LADIES LULAC. Ladies LULAC was composed of women's chapters in the League of United Latin American Citizens, the oldest Hispanic civil-rights organization in Texas. Ladies LULAC was founded in 1933 at the statewide annual LULAC convention in Del Rio, when the League "permitted Latin American women to organize on the same basis as men." Ladies LULAC chapters replaced "ladies' auxiliaries," which had functioned since 1932 in San Antonio, Kingsville, and Alice. Joe V. Alamia, a lawyer, and J. M. Canales of Edinburg submitted the resolution establishing Ladies LULAC, but a ladies' auxiliary was already present at the convention. José Luz Saenz served as the first organizer of Ladies LULAC, the only man ever in this position. Alice, Texas, organized the first chapter, probably by incorporating the existing ladies' auxiliary there. In the 1930s Ladies LULAC complimented the work of women in the Spanish-Speaking Parent-Teachers Association, which LULAC men sometimes organized. The Ladies LULAC structure approximated the officer structure of the men's councils, though the secretive rituals at men's meetings in the early years may not have been duplicated by women. Unlike men in LULAC, women sometimes held meetings in members' homes.
Ladies LULAC became national but remained strongest in Texas. In 1933 LULAC established the position "ladies organizer general," the official organizer of women's chapters, which existed at least until 1942 but was not revived after World War II. Texans occupying this position included Estefana Valdez (1934–35, Mission); Gladstone Swain (1936–38, San Antonio); and Ester Machuca (1938–39, El Paso). Della Hernández (San Antonio) served as special organizer (1938–39) and special organizer-at-large (1939–40).
Members were required to be United States citizens until 1986, when resident noncitizens were admitted. Only women joined these groups until the mid-1980s, when men-only organizations were attacked as discriminatory. Ladies LULAC Council 26 in Corpus Christi, for instance, let men join in the 1980s.
Since the 1930s members have represented the Mexican American middle class. They have usually had high school diplomas, and some have had college degrees. Dalinda Rodríguez of Harlingen and Estefana Valdez of Mission were members with college degrees in the 1930s. In that decade teachers joined, and since the 1970s a small sector of professionals has participated. Both unmarried and married women (sometimes married to LULAC members) became members. In the 1930s in Houston mother and daughter teams participated, and over the years the age of members ranged from twenty-one to over sixty-five. Outstanding members have included Alice Dickerson Montemayor of Laredo; Ester Machuca, Lucy Acosta, and Belen Robles of El Paso; Mary Ortiz of San Antonio; Consuelo Mendez of Austin; and Amada Valdez of Ladies LULAC No. 9 in El Paso.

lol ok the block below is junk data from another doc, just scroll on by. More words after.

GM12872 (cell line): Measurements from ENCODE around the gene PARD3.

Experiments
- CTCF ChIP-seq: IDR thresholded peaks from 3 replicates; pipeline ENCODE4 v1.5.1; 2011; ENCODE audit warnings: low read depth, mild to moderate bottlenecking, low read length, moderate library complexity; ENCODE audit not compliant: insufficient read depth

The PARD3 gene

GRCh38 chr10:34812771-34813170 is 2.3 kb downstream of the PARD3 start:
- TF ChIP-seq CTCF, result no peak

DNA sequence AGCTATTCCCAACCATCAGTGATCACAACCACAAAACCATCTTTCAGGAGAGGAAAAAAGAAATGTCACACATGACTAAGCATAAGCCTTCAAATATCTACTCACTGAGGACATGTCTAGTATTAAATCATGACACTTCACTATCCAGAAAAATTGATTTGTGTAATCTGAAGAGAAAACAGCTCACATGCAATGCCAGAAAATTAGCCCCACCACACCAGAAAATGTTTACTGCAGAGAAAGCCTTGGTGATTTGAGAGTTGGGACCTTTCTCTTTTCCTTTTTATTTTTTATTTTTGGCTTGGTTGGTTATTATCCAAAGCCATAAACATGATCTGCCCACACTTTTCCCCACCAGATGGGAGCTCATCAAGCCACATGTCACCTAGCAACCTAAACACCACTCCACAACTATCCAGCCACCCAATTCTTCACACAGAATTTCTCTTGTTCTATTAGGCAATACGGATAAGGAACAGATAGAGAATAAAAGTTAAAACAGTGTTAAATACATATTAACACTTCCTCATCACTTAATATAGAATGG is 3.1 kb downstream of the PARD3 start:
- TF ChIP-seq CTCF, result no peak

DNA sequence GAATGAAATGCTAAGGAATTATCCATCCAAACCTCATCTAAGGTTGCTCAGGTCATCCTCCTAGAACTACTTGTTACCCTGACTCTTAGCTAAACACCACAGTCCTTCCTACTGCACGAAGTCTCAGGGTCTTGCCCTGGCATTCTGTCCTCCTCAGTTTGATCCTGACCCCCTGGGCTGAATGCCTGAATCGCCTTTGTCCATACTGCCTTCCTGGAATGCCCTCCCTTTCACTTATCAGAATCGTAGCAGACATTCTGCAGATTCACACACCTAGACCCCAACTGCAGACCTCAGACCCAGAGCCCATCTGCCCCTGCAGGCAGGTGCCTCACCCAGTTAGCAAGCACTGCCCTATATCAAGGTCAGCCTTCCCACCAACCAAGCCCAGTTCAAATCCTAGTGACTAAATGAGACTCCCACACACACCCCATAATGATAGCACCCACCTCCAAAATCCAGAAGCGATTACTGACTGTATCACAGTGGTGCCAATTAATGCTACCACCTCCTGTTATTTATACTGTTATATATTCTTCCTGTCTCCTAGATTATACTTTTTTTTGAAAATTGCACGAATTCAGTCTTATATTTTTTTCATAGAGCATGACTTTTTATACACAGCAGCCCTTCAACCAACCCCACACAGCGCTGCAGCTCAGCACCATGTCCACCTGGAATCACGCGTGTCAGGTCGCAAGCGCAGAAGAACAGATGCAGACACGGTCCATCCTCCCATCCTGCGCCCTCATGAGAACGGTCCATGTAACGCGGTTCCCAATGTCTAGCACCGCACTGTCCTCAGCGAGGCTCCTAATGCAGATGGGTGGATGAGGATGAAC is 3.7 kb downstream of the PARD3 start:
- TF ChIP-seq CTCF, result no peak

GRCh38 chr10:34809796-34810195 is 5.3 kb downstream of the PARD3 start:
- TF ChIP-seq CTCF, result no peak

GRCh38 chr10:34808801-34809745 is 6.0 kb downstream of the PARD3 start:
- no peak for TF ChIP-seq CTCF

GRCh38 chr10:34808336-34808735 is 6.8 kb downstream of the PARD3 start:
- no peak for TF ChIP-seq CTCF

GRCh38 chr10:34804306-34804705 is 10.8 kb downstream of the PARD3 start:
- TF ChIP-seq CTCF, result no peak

Ladies LULAC was at its height in the pre-World War II years. Eighteen member organizations met in Texas in 1940. The number dropped to three by 1947, but there were sixteen in 1959. Councils could be found in both rural and urban Texas, but only the urban chapters generally persisted. By 1970 the majority of women joined integrated councils, although Ladies LULAC councils continued. Membership in individual councils ranged from ten to thirty.
Ladies LULAC chapters largely worked independently of one another and apart from men's councils. They were especially concerned with children, the poor, the elderly, women, and politics. In 1934 the Goliad council fought for admission of Mexican-descent students into the public schools. Ladies LULAC chapters were the first to establish Junior LULAC councils for young people. Ladies LULAC contributed funds for the Delgado v. Bastrop Independent School District lawsuit in 1948. In the 1950s women collected poll taxes, registered voters, and bought eyeglasses for school children in Houston. Lucy Acosta and her El Paso council organized Project Amistad, a protective-service program for the elderly, funded by the Texas Department of Human Services. In 1987 the McAllen chapter opened the LULAC Information and Referral Center, which helped Hispanic immigrants establish residency and assisted others with job referrals and other needs. Scholarships have been a major endeavor. Ladies LULAC cooperated with men's councils in such joint projects as the conventions, the 1954 twenty-fifth anniversary issue of the official monthly LULAC News, and major fund-raisers like La Feria de las Flores in Corpus Christi.
In 1936 the El Paso Council No. 9 disbanded when male LULAC leaders at the state level ignored their correspondence. By 1990 a woman, Dolores Adame Guerrero, had been elected as Texas state director of LULAC. In that year El Paso Ladies LULAC No. 9 was the only council that had existed since the 1930s. In 1990 the McAllen chapter was the only women's council in the Rio Grande valley, and fewer than ten Ladies LULAC chapters existed in Texas.
Arnoldo De León, Ethnicity in the Sunbelt: A History of Mexican-Americans in Houston (University of Houston Mexican American Studies Program, 1989). Moises Sandoval, Our Legacy: The First Fifty Years (Washington: LULAC, 1979).
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The following, adapted from the Chicago Manual of Style, 15th edition, is the preferred citation for this article.Handbook of Texas Online, Cynthia E. Orozco, "LADIES LULAC," accessed June 03, 2020, http://www.tshaonline.org/handbook/online/articles/wel06.
Uploaded on June 15, 2010. Modified on April 2, 2020. Published by the Texas State Historical Association.